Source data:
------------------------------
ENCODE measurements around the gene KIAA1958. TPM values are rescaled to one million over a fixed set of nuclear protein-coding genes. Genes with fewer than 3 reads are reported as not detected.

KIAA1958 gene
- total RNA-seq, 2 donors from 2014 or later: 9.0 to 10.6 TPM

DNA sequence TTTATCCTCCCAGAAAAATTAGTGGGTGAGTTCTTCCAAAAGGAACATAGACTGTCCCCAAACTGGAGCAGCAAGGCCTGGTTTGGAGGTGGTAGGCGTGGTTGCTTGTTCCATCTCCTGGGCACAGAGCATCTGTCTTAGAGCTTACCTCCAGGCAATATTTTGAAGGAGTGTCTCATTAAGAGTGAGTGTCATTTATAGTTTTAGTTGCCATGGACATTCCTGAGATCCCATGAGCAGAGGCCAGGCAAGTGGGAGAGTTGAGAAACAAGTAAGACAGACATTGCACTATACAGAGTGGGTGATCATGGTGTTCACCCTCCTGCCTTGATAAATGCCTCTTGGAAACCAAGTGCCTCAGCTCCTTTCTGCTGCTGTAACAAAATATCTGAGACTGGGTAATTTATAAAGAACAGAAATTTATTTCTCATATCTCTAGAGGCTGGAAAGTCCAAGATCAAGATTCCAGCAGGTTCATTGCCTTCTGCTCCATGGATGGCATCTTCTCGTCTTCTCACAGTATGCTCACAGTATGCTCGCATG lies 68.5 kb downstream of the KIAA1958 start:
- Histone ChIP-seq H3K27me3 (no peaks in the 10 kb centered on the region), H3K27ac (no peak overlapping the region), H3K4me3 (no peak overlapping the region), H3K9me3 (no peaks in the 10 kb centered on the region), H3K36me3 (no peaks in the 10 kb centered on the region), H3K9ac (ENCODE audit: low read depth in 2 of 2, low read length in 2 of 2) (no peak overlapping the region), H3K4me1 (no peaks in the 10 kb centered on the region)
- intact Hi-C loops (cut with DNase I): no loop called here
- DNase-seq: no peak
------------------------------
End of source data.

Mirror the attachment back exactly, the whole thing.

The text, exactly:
ENCODE measurements around the gene KIAA1958. TPM values are rescaled to one million over a fixed set of nuclear protein-coding genes. Genes with fewer than 3 reads are reported as not detected.

KIAA1958 gene
- total RNA-seq, 2 donors from 2014 or later: 9.0 to 10.6 TPM

DNA sequence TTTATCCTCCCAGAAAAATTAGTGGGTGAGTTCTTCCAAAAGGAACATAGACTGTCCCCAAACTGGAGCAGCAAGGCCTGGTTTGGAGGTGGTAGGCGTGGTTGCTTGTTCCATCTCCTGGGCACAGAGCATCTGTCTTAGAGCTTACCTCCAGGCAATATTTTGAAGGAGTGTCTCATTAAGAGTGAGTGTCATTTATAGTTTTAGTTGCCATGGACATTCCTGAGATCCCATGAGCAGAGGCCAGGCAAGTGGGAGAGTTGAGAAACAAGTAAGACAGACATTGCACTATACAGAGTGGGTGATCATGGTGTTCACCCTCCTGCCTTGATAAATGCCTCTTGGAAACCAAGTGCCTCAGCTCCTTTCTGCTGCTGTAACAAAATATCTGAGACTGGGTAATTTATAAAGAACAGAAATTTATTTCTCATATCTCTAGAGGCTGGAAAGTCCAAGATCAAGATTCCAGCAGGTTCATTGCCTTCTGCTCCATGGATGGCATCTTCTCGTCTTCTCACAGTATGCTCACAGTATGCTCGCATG lies 68.5 kb downstream of the KIAA1958 start:
- Histone ChIP-seq H3K27me3 (no peaks in the 10 kb centered on the region), H3K27ac (no peak overlapping the region), H3K4me3 (no peak overlapping the region), H3K9me3 (no peaks in the 10 kb centered on the region), H3K36me3 (no peaks in the 10 kb centered on the region), H3K9ac (ENCODE audit: low read depth in 2 of 2, low read length in 2 of 2) (no peak overlapping the region), H3K4me1 (no peaks in the 10 kb centered on the region)
- intact Hi-C loops (cut with DNase I): no loop called here
- DNase-seq: no peak